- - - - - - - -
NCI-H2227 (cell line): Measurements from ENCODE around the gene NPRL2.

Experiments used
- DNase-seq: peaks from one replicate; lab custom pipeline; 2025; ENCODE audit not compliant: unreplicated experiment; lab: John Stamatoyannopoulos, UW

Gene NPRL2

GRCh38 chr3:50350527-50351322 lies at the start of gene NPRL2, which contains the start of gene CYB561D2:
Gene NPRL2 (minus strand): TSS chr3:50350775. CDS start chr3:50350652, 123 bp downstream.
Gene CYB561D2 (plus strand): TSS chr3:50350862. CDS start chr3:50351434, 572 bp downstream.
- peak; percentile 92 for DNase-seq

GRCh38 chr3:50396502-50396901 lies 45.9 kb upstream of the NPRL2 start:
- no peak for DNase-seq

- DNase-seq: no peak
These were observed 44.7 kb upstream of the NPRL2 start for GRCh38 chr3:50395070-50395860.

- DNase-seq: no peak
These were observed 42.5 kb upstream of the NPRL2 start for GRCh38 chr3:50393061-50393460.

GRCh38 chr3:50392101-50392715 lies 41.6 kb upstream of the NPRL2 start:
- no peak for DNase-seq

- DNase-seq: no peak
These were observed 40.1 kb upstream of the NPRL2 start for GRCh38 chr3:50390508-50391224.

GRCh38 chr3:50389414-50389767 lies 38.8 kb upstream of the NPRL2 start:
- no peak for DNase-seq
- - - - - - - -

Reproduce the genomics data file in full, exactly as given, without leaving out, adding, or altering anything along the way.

NCI-H2227 (cell line): Measurements from ENCODE around the gene NPRL2.

Experiments used
- DNase-seq: peaks from one replicate; lab custom pipeline; 2025; ENCODE audit not compliant: unreplicated experiment; lab: John Stamatoyannopoulos, UW

Gene NPRL2

GRCh38 chr3:50350527-50351322 lies at the start of gene NPRL2, which contains the start of gene CYB561D2:
Gene NPRL2 (minus strand): TSS chr3:50350775. CDS start chr3:50350652, 123 bp downstream.
Gene CYB561D2 (plus strand): TSS chr3:50350862. CDS start chr3:50351434, 572 bp downstream.
- peak; percentile 92 for DNase-seq

GRCh38 chr3:50396502-50396901 lies 45.9 kb upstream of the NPRL2 start:
- no peak for DNase-seq

- DNase-seq: no peak
These were observed 44.7 kb upstream of the NPRL2 start for GRCh38 chr3:50395070-50395860.

- DNase-seq: no peak
These were observed 42.5 kb upstream of the NPRL2 start for GRCh38 chr3:50393061-50393460.

GRCh38 chr3:50392101-50392715 lies 41.6 kb upstream of the NPRL2 start:
- no peak for DNase-seq

- DNase-seq: no peak
These were observed 40.1 kb upstream of the NPRL2 start for GRCh38 chr3:50390508-50391224.

GRCh38 chr3:50389414-50389767 lies 38.8 kb upstream of the NPRL2 start:
- no peak for DNase-seq